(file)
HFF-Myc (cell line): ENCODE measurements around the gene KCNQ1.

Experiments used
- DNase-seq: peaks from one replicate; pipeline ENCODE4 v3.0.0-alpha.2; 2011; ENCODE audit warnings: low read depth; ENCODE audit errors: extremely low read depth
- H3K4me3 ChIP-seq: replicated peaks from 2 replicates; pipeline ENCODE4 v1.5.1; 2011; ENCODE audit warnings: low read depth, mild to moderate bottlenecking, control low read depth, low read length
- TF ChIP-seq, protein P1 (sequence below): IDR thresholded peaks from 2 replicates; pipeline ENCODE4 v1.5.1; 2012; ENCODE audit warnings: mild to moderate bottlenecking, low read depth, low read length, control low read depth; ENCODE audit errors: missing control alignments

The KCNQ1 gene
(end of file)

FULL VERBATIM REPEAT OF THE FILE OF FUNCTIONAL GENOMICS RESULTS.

HFF-Myc (cell line): ENCODE measurements around the gene KCNQ1.

Experiments used
- DNase-seq: peaks from one replicate; pipeline ENCODE4 v3.0.0-alpha.2; 2011; ENCODE audit warnings: low read depth; ENCODE audit errors: extremely low read depth
- H3K4me3 ChIP-seq: replicated peaks from 2 replicates; pipeline ENCODE4 v1.5.1; 2011; ENCODE audit warnings: low read depth, mild to moderate bottlenecking, control low read depth, low read length
- TF ChIP-seq, protein P1 (sequence below): IDR thresholded peaks from 2 replicates; pipeline ENCODE4 v1.5.1; 2012; ENCODE audit warnings: mild to moderate bottlenecking, low read depth, low read length, control low read depth; ENCODE audit errors: missing control alignments

The KCNQ1 gene